By Mark Schweizer, Reinhard Oertli and Simon Holzer
The Swiss lawmaker plans to introduce a new exemption from patent protection for physicians and pharmacies. The new exemptions aims to protect physicians and pharmacies from being involved in patent disputes concerning second medical use claims according to the EPC 2000 (purpose-limited product Claims).
From Swiss-type claims to purpose-limited product claims
As is well know, the Enlarged Board of Appeal of the European Patent Office held in a widely reported decision that under the European Patent Convention in the version adopted in 2000, which entered into force on 13 December 2007, claims to a second or further medical use of known phar [...]
Although this is a patent law blog a recently published decision of the Swiss Federal Supreme Court in an appeal against a dismissed request for a preliminary injunction in the copyright sector is worth being discussed in more detail here. It will make life harder also for petitioners who see their hopes dashed before the Swiss Federal Patent Court and consider filing an appeal.
In its recently published decision dated November 27, 2014 the Swiss Federal Supreme Court made it substantially harder for parties who succumb in summary proceedings to appeal their cases to the Federal Supreme Court. This recent decision concerns a copyright case but it has a significant impact on Swiss patent liti [...]
In the aftermath of the CJEU decisions Eli Lilly/Medeva and Actavis/Georgetown II, the Swiss Federal Institute of Intellectual Property proposes changes in its SPC granting practice.
One hot topic in connection with the granting of SPCs concerns the question on how to define whether a product is protected by a basic patent (Art. 3 (a) SPC Regulation (EC) No. 469/2009). This discussion became particularly relevant with respect to combination products with multiple active ingredients. The national courts in the EU member states basically have applied two different approaches: the so called “infringement test” and the “disclosure test”.
In Switzerland SPCs for combination products have [...]
As posted here the Swiss Federal Patent Court had to amend its Guidelines on Independence after the Swiss Federal Supreme Court had lifted a decision of the Federal Patent Court concerning the recusal of one of its non-permanent judges on 27 August 2013 in a case concerning the Nespresso coffee capsules.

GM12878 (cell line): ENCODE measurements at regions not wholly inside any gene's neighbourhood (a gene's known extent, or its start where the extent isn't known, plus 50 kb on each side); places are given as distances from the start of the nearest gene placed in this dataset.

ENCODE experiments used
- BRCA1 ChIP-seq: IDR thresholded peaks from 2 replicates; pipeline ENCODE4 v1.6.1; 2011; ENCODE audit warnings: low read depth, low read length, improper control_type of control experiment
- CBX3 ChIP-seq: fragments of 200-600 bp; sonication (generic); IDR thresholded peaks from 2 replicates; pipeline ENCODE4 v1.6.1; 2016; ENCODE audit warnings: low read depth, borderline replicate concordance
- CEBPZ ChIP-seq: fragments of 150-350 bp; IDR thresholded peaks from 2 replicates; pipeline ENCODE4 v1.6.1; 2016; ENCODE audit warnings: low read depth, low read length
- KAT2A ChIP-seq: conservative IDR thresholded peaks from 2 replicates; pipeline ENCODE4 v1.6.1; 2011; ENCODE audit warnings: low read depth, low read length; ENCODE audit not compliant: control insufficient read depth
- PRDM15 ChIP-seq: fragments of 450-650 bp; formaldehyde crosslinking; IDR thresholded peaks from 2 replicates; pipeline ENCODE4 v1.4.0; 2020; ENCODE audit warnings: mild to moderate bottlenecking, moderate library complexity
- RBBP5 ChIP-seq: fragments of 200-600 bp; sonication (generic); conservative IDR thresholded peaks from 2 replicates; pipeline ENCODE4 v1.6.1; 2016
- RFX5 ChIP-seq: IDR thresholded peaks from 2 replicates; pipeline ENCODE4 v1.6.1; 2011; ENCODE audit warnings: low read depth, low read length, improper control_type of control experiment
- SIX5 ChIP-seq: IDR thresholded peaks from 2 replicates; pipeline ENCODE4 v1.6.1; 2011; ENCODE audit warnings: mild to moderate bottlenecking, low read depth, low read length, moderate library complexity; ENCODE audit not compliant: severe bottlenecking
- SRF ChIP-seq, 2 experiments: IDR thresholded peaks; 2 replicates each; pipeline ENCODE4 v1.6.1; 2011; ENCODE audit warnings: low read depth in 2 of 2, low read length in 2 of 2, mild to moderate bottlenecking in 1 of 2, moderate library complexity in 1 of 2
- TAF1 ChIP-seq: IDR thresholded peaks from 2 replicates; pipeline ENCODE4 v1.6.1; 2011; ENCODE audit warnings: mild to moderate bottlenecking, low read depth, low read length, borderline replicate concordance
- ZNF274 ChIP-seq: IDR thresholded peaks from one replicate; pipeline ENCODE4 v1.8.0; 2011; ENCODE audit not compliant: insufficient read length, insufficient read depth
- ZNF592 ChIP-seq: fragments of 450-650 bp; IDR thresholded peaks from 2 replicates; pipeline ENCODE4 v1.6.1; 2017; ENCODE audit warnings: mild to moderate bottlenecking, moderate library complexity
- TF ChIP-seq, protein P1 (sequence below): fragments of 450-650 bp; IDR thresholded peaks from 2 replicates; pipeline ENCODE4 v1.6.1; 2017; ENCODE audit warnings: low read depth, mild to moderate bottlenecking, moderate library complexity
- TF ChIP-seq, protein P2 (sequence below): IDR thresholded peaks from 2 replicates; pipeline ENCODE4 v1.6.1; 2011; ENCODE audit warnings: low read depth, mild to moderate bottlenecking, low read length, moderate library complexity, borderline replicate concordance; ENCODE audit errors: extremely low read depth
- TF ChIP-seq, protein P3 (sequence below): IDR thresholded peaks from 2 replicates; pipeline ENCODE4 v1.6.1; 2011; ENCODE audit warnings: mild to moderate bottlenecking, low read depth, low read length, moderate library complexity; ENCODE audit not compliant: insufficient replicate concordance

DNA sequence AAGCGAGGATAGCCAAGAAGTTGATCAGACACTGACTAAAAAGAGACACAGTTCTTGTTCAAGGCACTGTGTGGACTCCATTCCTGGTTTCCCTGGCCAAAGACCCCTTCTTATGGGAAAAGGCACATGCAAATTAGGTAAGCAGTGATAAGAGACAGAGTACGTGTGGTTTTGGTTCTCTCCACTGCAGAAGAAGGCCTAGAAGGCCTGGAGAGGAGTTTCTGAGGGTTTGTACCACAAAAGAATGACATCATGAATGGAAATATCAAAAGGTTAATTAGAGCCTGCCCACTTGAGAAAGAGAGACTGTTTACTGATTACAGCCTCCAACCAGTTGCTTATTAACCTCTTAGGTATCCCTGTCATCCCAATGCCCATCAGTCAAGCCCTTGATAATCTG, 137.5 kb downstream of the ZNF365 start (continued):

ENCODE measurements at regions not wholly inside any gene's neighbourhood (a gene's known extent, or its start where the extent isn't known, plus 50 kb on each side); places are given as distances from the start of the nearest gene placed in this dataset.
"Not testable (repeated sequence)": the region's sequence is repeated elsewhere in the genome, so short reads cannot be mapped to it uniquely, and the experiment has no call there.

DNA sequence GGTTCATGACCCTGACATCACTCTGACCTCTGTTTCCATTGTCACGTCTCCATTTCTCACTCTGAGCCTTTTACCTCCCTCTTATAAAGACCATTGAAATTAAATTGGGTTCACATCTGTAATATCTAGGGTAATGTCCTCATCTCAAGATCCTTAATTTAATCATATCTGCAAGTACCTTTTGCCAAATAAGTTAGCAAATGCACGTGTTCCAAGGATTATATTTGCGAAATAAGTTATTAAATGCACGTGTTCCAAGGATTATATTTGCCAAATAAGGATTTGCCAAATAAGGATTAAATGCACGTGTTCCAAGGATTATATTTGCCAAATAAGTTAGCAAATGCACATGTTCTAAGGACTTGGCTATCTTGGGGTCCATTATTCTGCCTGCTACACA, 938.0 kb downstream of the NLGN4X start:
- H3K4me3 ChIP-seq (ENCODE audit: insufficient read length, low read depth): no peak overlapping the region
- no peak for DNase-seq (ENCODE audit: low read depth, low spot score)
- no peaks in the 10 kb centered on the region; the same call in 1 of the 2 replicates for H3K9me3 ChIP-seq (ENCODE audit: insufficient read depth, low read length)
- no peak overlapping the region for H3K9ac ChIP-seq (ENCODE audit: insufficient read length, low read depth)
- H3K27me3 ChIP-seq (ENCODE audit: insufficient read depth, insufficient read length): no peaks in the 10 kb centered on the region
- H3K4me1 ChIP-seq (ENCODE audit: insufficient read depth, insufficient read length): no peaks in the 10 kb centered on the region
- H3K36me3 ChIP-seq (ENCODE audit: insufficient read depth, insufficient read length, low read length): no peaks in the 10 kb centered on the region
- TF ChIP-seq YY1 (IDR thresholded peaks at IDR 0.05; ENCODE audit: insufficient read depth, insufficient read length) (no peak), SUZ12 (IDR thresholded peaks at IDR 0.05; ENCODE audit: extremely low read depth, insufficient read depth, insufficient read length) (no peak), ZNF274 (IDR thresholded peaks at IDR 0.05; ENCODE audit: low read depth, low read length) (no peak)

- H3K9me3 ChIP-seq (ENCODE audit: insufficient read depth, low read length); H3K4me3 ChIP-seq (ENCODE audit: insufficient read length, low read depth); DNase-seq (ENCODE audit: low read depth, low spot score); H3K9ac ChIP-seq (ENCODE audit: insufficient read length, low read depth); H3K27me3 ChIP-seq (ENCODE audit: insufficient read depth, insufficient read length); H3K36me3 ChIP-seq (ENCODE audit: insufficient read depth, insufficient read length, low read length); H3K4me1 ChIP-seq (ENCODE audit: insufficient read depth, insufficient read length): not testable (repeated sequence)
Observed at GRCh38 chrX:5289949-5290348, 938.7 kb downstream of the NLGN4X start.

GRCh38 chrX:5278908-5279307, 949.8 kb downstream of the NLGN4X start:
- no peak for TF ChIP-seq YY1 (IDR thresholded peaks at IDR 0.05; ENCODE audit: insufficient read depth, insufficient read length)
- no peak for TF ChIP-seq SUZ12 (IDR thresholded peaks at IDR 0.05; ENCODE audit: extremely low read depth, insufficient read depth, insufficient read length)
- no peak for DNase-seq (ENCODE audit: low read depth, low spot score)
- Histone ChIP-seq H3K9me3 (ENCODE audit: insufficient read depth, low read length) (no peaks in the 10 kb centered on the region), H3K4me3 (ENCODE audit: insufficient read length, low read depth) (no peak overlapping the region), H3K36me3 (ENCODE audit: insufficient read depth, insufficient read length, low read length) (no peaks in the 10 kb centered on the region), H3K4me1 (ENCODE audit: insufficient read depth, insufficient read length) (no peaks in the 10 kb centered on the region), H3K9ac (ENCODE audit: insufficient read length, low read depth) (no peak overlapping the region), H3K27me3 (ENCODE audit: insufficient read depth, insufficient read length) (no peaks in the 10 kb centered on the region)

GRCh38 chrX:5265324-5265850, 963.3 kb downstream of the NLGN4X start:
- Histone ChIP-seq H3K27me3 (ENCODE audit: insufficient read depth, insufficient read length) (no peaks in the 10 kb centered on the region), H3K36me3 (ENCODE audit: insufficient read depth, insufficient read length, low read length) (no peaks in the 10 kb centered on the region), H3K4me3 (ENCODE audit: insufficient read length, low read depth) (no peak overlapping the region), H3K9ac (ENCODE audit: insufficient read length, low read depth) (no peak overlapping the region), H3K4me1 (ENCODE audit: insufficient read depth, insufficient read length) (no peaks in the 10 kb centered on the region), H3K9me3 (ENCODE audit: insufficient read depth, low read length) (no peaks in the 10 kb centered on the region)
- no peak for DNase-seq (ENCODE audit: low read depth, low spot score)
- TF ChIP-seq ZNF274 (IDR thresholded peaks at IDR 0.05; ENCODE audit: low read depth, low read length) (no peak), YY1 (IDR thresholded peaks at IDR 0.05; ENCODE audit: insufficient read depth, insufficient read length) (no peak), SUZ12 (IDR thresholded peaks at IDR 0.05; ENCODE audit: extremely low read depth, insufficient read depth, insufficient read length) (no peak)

The revised Guidelines on Independence became effective on 1 January 2015.
The revised Guidelines are not only interesting for the judges and the parties that are involved in proceedings before the Swiss Federal Patent Court but also for those who have to give thought to the implementation of article 7 of the Statute of the Unified Patent Court for the judges pool of the Unified Patent Cour [...]
The juxtapositon of patent limitations in national nullity proceedings and before national patent offices on the one hand and according to article 105a EPC on the other hand is a hotly debated issue not only in Switzerland.
In a recently published decision of 2 June 2014 (4A_541/2013), the Swiss Federal Supreme Court had to decide – inter alia – whether the limitation of the European Patent 1 508 436 according to article 105a EPC which only took place after the revocation of the Swiss portion of the patent by the Federal Patent Court must still be taken into account.
In brief, claimant requested the nullity of EP 1 508 436 before the Swiss Federal Patent Court.
The patent relates [...]
Earlier today, the Swiss Federal Courts (including the Swiss Federal Patent Court) published a joint press release concerning their annual reports 2013.
The number of infringement and/or validity cases submitted to the Federal Patent Court in its second year of operation corresponds to the expectations. In total, 22 ordinary proceedings on the merits and 11 summary proceedings were brought before the Court (this is an increase of almost 100% compared to the 17 new cases that had been filed with the Federal Patent Court in 2012).
The Court dealt with 23 cases in 2013. This means that the ratio between output and input is roughly 69%.
In its second business year, the Federal Patent Cour [...]